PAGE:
What exactly do customers and enterprises need to do?
Customers need modern operating systems, use information management and security tools, security updates and anti-virus. Enterprises must check who has access, what devices are coming in and how they are being protected.
"You can't fight crimes of today with tools of the past," reckons Chrzan.
Child exploitation is one of the most common areas targeted by cybercriminals. Today, globally, 500 abusive pictures of children are uploaded every minute daily while 1.8 billion innocent images are also upload everyday. This poses a challenge to law enforcement to identify perpetrators.
For example, Microsoft has developed a tool called PhotoDNA, which is a hashing technology. It breaks down an image into a series of grids and provides a unique value and unique alogrithm. This is stored by the National Centre for Missing and Exploited Children in the US. Criminals who are going to trade or distribute will alter the image in some way to try and avoid detection. However, once they have uploaded it onto the Internet, law enforcement can use this technology to take an image they find, hash it and compare it to the repository - if there is an exact match, they can take action.
"Around 130 organisations outside law enforcement that use user-generated content [Google, Linkedin, Twitter, Facebook] use this technology. PhotoDNA provides 99 per cent of all tips given to the National Centre for Missing and Exploited Children. However, criminals are innovating, they are embedding such images in videos and live streaming," says Chrzan.
Users must also watch out for tech support fraud on the Internet. Here, scamsters convince you that your device is infected with malware. Once they have convinced you, they get you to provide them remote access to your device and then sell services you don't need.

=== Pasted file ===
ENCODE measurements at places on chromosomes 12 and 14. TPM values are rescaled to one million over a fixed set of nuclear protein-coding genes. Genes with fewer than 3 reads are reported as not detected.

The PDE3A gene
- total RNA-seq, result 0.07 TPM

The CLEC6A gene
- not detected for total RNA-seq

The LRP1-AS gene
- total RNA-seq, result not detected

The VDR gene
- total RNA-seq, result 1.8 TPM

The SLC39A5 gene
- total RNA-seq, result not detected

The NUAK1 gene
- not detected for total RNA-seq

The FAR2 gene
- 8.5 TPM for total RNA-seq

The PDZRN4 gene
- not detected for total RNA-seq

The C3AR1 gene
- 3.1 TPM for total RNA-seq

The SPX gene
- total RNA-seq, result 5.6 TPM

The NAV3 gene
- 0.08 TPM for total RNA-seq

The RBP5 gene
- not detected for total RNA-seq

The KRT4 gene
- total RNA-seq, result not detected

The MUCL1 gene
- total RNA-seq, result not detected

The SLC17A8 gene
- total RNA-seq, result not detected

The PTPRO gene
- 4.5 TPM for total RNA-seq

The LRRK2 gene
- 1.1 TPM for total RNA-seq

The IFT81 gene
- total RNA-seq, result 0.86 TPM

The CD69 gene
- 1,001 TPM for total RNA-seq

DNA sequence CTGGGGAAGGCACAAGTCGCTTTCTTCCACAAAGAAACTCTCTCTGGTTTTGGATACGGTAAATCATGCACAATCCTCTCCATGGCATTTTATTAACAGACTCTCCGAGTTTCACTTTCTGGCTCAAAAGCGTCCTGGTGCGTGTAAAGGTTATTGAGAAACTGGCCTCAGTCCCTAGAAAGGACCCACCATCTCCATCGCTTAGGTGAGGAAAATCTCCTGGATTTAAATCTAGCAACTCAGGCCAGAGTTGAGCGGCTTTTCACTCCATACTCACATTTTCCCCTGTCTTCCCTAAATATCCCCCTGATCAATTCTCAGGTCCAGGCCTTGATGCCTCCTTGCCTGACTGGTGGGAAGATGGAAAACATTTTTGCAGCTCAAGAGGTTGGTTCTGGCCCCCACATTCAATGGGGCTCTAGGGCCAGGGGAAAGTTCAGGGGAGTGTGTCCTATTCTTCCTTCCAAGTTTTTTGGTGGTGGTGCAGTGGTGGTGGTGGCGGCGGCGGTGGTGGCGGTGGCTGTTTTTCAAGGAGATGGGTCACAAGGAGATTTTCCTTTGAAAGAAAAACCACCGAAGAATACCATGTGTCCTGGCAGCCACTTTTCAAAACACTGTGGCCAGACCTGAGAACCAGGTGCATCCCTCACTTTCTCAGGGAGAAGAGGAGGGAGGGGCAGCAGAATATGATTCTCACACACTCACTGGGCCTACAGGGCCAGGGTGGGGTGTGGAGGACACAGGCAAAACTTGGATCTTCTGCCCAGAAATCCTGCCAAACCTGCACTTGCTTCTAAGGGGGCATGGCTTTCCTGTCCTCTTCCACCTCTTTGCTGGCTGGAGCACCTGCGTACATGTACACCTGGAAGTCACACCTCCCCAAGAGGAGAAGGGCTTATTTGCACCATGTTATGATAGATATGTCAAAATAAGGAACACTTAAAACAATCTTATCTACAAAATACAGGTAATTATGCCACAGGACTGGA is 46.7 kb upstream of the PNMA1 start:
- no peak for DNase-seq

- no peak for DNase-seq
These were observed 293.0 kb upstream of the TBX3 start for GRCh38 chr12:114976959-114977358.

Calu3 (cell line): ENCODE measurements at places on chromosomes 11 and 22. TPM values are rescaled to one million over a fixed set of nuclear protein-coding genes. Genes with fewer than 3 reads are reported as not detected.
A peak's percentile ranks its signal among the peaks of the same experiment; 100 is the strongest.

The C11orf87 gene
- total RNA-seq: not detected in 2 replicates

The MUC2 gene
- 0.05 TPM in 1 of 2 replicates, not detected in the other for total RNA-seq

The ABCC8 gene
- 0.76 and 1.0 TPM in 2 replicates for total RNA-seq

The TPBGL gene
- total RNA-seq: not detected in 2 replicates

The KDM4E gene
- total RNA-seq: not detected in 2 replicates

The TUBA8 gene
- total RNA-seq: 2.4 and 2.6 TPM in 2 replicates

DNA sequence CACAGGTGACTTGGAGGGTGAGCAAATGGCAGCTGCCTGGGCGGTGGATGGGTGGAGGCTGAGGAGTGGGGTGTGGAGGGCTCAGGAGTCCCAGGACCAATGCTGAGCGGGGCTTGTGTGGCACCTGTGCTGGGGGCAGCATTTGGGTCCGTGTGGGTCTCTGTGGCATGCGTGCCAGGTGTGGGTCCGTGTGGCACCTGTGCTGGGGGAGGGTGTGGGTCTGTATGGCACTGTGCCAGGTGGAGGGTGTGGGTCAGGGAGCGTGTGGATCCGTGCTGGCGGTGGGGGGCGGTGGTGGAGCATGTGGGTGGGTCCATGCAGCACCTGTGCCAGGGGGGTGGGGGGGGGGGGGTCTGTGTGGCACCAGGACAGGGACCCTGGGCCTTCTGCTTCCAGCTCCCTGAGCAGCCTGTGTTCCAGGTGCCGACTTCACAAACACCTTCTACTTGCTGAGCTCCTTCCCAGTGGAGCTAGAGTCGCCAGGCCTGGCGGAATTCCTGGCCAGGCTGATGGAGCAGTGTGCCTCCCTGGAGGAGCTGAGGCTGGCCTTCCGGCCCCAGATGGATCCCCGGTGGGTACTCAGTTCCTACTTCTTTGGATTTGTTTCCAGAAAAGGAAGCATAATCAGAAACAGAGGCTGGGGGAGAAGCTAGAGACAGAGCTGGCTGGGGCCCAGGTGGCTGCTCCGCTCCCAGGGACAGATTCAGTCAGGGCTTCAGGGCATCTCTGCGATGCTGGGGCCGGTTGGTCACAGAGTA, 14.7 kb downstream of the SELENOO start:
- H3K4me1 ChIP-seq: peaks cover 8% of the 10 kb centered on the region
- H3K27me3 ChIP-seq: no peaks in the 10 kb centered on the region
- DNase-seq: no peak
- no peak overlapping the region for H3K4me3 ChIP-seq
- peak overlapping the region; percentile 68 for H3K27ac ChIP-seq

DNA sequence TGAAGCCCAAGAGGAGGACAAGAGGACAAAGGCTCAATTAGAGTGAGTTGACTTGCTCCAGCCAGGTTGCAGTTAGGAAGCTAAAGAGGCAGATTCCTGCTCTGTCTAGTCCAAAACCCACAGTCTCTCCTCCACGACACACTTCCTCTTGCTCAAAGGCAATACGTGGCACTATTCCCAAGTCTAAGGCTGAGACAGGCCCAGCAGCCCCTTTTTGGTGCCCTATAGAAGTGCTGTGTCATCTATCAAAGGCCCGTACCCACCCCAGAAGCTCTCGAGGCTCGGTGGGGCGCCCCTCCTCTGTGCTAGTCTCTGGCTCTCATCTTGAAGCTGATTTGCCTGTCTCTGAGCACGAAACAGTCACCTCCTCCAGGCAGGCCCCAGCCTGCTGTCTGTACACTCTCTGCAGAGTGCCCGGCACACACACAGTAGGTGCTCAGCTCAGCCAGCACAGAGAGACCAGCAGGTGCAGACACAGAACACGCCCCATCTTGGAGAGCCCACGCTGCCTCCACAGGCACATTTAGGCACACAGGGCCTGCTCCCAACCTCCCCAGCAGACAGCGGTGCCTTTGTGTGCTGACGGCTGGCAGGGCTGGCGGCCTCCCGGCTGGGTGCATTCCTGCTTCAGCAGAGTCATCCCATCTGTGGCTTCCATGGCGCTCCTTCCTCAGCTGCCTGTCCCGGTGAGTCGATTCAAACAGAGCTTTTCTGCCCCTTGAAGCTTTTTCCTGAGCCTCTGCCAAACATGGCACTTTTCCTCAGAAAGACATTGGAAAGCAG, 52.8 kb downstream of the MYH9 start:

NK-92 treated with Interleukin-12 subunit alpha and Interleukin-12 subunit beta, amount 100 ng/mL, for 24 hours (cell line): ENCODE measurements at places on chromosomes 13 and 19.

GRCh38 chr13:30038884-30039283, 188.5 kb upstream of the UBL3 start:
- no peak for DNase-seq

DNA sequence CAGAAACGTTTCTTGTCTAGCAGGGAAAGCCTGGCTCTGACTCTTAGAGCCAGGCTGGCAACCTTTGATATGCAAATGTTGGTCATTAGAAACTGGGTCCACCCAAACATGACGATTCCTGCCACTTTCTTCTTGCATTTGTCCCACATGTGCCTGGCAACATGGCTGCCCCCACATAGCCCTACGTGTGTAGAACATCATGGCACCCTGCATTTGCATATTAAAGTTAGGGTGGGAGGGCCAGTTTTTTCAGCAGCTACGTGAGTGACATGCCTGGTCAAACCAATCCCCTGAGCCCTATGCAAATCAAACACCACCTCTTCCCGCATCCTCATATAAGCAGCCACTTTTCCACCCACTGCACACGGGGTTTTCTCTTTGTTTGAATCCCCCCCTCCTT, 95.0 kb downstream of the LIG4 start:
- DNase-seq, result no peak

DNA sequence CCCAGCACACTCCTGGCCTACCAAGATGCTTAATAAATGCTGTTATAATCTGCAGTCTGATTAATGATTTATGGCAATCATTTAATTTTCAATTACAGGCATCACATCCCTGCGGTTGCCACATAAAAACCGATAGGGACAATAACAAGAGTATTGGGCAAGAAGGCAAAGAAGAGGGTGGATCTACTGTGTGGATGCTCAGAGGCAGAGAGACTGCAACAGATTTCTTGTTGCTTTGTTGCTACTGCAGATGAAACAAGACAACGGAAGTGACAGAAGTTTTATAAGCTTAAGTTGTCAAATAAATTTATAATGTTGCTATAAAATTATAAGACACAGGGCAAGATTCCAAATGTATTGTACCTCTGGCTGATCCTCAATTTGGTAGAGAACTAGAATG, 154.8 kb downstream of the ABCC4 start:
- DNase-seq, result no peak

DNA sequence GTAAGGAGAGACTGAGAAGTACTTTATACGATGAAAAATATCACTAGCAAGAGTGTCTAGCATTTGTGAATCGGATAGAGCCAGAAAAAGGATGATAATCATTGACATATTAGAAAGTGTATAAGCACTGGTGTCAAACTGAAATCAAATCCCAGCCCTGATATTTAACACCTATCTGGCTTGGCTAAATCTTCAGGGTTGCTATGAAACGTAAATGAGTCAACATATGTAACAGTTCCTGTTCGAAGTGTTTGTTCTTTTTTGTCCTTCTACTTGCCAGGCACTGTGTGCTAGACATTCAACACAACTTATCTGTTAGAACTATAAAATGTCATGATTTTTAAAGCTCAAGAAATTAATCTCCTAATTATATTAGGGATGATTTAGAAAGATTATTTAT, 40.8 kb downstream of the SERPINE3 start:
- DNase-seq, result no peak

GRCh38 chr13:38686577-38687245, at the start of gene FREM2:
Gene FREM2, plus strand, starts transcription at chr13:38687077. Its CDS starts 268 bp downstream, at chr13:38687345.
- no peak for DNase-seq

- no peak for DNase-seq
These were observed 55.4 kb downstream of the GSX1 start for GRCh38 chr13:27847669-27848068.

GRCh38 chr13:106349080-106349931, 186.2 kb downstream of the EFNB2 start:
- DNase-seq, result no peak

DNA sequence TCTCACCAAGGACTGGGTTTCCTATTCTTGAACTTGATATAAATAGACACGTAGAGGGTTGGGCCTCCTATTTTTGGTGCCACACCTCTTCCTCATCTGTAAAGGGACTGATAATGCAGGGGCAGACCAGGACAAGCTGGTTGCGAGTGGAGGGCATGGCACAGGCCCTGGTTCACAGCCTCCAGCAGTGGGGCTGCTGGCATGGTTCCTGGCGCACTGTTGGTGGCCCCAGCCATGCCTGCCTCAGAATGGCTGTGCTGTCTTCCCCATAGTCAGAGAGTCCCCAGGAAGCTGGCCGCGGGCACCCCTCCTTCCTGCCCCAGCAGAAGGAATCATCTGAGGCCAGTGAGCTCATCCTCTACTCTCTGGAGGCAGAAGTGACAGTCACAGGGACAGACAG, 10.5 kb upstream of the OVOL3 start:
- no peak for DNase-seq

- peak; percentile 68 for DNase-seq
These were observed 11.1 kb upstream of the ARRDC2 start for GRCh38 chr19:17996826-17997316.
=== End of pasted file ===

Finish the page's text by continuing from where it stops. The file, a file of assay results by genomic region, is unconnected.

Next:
This consumer scam started with older individuals since it was often done through cold calling. They each lost $100 or $200 in this scam. "At Microsoft, we get about 12,000 victim reports each month. Moving on from cold calls, the next tactic they deployed was deceptive Web ads - convince you that you are infected and call a number or lock browser in continual loop, leveraging logos of tech companies," she observes.
In such instances, Microsoft identifies the command and control devices, asks for legal permission and redirects the bad domains to a sinkhole which prevents the infected devices from communicating with the criminal infrastructure.
Deepthi Nair I cover all things related to real estate in the UAE. Working as a print journalist in Dubai since 2008, I have reported on all the flashy new projects in town. Dubai's passion for setting new records continues to amaze me. I love to do stories that strike a chord with the average expatriate in the UAE. If you have any news related to your community or rents, you know who to get in touch with at Khaleej Times. When I am not working, I travel, catch up with friends, mall trawl, catch up on movies, explore new places in town or just unwind in a spa. Originally from India, I have been a journalist for more than 11 years. Language has been my forte right from school. That's me in a nutshell